- Kingdom: Animalia
- Phylum: Arthropoda
- Class: Crustacea
- Order: Decapoda
- Family: Majidae
- Genus: Macrocheira
- Species: Kaempferi
- Average Body Length: 15 inches (38 cm)
- Average Leg Span: 13-15 feet (4-4.5 m)
- Average Weight: 44 lbs (20 kg)
- Lifespan: Estimated up to 100 years
The Japanese spider crab, a huge and fearsome creature, is found only in the Pacific Ocean near the Japanese islands Honshu and Kyushu. They are found most often in Sagami, Suruga, and Tosa bays as well as off the coast of the Kii peninsula. However, one crab was found as far south as Su-ao, in eastern Taiwan. It is considered an anomaly, caused by a fishing trawler or extreme weather that carried this individual much further than its species’ home range.
These crabs call the vents and holes of the deep, dark depths of the ocean their home, found at depths between 500 to 1,000 ft (152 to 304 m) or more. During breeding season, they will migrate up to 160 ft (49) depth. They will rarely come up to the surface, therefore very little is known about this species.
Like the name suggests, the Japanese spider crab gets its name from its resemblance to a spider. It has a rounded carapace body, the hard upper shell, covered with stubby projections and long, slim, and spindly legs. The rostrum, an extension of the carapace above the head, is shaped into two slender spines, the antennae, that jut out from between the eyes. The base of the well-developed antennae is fused with the epistome, the area above the mouth. Their sensory systems are not as acute as those of other decapods in the area due to the lack of predators and is not a hunter. Like most species, the male is larger than the female and typically has larger claws.
All arthropods have exoskeletons that help protect them from larger predators. However, while the shell does play such a role, the Japanese spider crab relies more on its camouflage abilities for protection. It does not possess cryptic coloration that a chameleon has, therefore unable to change color.
The crab’s bumpy carapace, the hard upper shell, blends into the rocky ocean floor. These spiny and stubby tubercles (growths) cover the carapace, ranging from dark orange to light tan in color. To further the illusion, a spider crab will adorn its shell with sponges and other animals. This is especially true for smaller and younger crabs who had a higher risk of being eaten by predators. Adults are typically safe due to their massive size. All spider crab follow this behavior, but the Japanese spider crab does not “decorate” itself as much as other species do.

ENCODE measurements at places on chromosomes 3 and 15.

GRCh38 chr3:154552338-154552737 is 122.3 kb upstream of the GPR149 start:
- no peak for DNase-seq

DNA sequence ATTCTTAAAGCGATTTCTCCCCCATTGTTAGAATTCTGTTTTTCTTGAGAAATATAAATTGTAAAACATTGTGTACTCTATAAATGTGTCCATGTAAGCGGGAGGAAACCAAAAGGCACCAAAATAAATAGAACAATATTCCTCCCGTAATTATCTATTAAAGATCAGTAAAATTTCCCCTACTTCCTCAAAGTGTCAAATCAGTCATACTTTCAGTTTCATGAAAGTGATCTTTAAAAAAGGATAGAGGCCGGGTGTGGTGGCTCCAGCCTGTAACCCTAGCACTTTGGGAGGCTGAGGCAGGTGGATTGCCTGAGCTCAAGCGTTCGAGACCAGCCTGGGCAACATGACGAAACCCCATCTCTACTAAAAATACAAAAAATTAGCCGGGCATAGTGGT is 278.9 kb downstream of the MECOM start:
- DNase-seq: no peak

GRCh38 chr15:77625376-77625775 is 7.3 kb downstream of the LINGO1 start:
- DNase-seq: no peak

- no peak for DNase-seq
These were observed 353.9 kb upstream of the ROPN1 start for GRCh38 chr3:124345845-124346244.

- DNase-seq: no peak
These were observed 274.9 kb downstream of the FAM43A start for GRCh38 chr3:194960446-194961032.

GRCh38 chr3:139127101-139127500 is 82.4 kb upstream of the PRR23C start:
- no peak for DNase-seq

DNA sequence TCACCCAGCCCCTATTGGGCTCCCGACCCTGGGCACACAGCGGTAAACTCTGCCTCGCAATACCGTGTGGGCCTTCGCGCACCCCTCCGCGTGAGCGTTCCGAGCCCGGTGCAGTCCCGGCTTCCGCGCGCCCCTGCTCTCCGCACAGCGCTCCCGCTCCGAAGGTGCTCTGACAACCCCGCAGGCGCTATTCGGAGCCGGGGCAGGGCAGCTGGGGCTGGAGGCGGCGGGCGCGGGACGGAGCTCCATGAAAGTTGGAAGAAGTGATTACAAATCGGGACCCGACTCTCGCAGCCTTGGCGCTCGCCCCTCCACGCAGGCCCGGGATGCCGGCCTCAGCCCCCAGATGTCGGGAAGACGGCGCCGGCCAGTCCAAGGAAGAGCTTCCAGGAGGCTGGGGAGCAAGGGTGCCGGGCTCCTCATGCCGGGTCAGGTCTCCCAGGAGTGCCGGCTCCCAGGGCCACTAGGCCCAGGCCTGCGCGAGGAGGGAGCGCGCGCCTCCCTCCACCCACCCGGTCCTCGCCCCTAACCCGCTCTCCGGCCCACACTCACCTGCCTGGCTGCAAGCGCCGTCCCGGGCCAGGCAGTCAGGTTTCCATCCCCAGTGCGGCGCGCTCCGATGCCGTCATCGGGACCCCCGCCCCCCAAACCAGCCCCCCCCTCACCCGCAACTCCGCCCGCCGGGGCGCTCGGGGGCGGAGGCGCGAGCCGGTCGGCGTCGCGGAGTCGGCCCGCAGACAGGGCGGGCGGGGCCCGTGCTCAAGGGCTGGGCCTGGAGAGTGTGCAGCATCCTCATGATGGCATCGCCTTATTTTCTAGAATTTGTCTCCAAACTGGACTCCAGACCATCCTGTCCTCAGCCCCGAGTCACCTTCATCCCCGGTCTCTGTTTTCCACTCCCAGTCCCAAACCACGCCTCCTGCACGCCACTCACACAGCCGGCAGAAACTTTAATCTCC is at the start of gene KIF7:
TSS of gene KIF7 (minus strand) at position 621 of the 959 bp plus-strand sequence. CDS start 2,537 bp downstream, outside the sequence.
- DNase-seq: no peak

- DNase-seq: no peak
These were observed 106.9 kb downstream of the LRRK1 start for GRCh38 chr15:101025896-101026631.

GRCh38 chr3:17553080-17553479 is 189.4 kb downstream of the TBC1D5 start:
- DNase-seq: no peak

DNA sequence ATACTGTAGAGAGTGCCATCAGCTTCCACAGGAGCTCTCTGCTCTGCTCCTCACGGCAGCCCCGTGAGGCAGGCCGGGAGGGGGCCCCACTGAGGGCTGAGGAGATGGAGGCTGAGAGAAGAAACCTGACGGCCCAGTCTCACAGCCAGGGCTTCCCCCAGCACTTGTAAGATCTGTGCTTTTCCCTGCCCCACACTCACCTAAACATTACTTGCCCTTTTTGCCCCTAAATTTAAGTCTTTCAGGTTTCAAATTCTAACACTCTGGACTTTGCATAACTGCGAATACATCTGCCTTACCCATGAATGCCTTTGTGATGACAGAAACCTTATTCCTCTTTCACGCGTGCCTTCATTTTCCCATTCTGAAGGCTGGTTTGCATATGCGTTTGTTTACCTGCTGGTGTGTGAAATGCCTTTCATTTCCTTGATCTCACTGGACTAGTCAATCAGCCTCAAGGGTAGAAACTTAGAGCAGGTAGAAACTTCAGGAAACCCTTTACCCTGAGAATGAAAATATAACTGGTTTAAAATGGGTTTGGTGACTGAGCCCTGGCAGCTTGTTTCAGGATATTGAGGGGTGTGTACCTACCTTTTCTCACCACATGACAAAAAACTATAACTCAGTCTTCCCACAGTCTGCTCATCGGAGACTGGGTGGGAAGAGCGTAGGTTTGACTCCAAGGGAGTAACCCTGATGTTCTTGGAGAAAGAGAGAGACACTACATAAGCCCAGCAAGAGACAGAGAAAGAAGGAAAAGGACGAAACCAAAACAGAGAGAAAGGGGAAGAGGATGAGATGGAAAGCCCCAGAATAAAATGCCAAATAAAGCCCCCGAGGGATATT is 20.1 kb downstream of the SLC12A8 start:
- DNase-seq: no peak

It sheds its exoskeleton as it grows, just like a snake shedding its skin. A new soft skeleton develops beneath the old. And once it sheds, the new skeleton is expanded by pumping in seawater before it hardens. This allows for extra room for the crab to grow while still providing protection.
The carapace tends to stay the same size throughout adulthood, but the legs and claws (chelipeds) will continue to length as the crab ages.
The legs are colored similar to the shell, mottled with orange and white. Its walking legs have inwardly-curving dactyls, the movable part at the tip of the leg, assisting the creature in climbing and hooking onto rock while preventing it from picking up or grasping objects. Their long legs are weak and poorly-jointed to the body of the organisms so they tend to come off due to predators and nets. One study found that three-quarters of surveyed crabs were missing at least one limb. Spider crabs can usually survive with up to three of their walking legs missing. Over time, the walking legs will often regrow during the successive molts.